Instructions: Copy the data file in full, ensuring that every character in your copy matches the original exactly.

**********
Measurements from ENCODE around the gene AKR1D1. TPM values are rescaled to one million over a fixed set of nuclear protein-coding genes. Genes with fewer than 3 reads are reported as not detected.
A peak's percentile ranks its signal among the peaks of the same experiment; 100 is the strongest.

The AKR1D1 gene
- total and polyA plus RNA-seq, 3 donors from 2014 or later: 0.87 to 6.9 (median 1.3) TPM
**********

Measurements from ENCODE around the gene AKR1D1. TPM values are rescaled to one million over a fixed set of nuclear protein-coding genes. Genes with fewer than 3 reads are reported as not detected.
A peak's percentile ranks its signal among the peaks of the same experiment; 100 is the strongest.

The AKR1D1 gene
- total and polyA plus RNA-seq, 3 donors from 2014 or later: 0.87 to 6.9 (median 1.3) TPM